When mapping out your content calendar, make sure the types are diverse and ensure everything you put out is highly visual and illustrative.
Most people can’t be bothered to take the time to plan for content and, more importantly, create buyer/visitor personas. This exercise not only helps you better identify your target audience but as we mentioned, it better shapes your brand voice and allows you to focus your content to what would appeal to these “personas”
What does a persona look like?
You don’t have to be an artist to create these personas. In this example, the marketer has given potential users identities and slotted them into categories. Taking the time to understand your customers, even the imaginary ones is an essential step to better target and shape your content to entice them to your business.
Writtent.com explains this process in more detail. Building buyer/blog personas is an extensive process, and one that shouldn’t be ignored, especially if you want to be successful in this cluttered space.
So you just launched a knitting podcast. Good work! Little did you know the guy up in the advertising department just put the finishing touches on an amazing PPC campaign promoting this year’s must-have pattern. Whatever the case: You two should talk! The ad campaign should click through to your podcast and your podcast should promote that pattern. Your content, wherever it may live, cannot exist in a vacuum — what would be the point of that?
A company that integrates their marketing strategy most seamlessly is IKEA. With the goal of showcasing how you can put an entire room together with various styles available at IKEA, they made sure all public facing media tied into this promotion.
So when you’re creating your strategy, make sure offline and online channels are all boosting each other up to drive everyone towards the goals you have set for your business.
Last, but definitely not least, everything above is great but without measuring, the effectiveness of your strategy is just a hypothesis. This cannot be emphasized enough, analyzing the numbers behind-the-scenes is what will help you best set the stage and better serve your audience.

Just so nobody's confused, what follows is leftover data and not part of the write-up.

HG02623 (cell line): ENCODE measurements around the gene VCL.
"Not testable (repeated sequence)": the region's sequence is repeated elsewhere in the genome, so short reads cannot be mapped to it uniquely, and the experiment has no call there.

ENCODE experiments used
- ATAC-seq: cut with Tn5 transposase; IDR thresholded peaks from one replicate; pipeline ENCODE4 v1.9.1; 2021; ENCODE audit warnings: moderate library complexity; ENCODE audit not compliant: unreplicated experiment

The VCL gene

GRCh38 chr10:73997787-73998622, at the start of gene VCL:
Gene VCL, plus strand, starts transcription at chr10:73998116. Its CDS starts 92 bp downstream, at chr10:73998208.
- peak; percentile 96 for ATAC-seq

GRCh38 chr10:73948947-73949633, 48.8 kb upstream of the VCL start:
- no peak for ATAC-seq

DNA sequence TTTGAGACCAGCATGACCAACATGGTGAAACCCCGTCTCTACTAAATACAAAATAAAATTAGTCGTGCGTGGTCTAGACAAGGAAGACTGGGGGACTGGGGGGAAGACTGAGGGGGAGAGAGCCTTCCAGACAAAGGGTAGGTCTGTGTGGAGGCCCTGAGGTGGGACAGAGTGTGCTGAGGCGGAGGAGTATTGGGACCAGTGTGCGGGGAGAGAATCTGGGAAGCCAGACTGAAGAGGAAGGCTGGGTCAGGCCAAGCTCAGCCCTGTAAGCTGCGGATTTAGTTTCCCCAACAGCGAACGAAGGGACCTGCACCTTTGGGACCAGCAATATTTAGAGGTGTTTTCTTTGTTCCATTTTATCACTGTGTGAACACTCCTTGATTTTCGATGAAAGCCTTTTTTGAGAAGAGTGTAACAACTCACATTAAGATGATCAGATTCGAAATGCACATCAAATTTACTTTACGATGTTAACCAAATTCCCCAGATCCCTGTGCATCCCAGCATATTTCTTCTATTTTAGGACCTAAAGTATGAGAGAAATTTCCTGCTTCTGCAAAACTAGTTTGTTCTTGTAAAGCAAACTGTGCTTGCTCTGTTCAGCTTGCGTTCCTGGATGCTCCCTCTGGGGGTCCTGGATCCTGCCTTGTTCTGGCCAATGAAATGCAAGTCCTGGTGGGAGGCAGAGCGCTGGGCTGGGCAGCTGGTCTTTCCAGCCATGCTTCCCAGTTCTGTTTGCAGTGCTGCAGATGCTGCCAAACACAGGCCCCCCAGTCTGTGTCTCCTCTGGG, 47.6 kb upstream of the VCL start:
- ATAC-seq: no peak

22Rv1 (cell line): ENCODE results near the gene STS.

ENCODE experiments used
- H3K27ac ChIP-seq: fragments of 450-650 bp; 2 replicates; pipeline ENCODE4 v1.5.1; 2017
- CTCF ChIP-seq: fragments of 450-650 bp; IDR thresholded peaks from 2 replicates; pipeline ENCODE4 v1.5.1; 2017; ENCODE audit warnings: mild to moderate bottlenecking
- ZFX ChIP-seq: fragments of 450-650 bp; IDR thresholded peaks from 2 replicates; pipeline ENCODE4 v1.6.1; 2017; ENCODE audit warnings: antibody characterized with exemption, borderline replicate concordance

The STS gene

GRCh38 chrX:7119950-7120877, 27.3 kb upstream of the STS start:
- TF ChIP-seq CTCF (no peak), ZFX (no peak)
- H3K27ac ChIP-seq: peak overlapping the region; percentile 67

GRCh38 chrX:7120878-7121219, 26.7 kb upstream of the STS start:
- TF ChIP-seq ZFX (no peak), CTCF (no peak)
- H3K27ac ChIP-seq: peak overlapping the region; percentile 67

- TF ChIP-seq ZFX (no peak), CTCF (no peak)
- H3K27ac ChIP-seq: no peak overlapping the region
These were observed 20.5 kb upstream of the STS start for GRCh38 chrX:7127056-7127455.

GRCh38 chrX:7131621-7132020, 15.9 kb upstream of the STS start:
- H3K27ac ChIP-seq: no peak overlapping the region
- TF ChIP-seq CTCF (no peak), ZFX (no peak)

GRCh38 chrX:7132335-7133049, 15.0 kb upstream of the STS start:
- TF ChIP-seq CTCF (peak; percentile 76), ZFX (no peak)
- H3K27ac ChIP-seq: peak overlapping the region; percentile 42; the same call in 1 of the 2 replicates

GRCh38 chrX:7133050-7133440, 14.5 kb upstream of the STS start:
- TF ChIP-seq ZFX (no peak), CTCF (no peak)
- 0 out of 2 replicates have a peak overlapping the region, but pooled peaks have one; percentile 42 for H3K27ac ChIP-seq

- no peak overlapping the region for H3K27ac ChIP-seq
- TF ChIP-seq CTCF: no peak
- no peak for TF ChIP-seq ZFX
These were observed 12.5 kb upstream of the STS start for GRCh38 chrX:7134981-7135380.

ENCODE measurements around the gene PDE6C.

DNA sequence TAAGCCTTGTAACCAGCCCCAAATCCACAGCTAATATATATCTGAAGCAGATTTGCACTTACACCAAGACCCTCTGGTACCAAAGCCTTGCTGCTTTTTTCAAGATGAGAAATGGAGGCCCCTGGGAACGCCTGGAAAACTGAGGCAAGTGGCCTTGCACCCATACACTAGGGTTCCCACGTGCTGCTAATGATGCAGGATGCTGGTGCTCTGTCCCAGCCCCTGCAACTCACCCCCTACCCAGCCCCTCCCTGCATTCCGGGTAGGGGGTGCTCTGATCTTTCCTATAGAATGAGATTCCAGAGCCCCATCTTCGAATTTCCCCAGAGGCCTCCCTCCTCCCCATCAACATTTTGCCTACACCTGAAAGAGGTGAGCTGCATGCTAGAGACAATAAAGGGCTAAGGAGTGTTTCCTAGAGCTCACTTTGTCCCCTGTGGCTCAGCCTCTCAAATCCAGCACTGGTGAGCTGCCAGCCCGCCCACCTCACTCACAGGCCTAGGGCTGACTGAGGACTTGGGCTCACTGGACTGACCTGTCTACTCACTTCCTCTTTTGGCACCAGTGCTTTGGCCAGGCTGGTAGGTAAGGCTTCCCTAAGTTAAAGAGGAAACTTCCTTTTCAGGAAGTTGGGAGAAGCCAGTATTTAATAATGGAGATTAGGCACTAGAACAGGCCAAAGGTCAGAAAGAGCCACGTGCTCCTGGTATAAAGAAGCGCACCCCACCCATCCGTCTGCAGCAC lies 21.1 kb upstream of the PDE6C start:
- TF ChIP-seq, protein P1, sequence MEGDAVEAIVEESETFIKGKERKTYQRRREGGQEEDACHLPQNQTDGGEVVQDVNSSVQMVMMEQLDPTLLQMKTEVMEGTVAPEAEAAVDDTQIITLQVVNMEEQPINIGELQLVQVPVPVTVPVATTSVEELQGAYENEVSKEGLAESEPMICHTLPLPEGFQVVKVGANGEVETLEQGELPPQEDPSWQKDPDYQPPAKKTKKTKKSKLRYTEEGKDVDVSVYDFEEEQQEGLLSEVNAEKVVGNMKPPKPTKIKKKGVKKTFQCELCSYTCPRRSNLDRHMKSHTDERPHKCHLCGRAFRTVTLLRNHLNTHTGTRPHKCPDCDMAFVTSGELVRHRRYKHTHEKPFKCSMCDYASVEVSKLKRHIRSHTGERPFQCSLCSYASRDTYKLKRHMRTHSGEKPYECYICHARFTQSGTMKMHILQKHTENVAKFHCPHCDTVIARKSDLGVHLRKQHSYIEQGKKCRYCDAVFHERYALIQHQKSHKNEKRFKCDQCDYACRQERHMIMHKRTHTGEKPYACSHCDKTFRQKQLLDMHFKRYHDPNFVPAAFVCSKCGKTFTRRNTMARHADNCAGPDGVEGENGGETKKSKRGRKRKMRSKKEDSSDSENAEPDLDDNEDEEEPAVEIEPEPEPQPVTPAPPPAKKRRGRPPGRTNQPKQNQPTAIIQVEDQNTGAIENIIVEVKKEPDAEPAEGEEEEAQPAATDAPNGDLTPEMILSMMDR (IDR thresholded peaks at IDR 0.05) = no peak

Avoid vanity metrics that do not tell you anything. Example of vanity metrics are the number of registered users or raw pageviews. These can fool you or the people you brag to, as these numbers may represent inactive users or traffic that has come and gone with just the click of the back button.
Instead you’ll want to measure the number of active users per week/month, time spent on each page, blog subscribers, where people came from (direct, referral etc) and where people go next. Not only do you want your social media following numbers to increase but you’ll want to know click-through rates as well as likes and shares to roughly measure engagement.
To make sure you are measuring correctly, ask yourself if your targets actually affect your business goals in a tangible way. Having solid goals will better guide your data analysis — it’s not necessarily fun, but it’s better than shooting in the dark.
Ready to tackle a comprehensive content marketing strategy? Maybe you can’t include all seven elements right away, but dismissing the full scope can lead to a dead end.
Do you know of any companies who have an amazing content marketing strategy? Let us know in the comments below.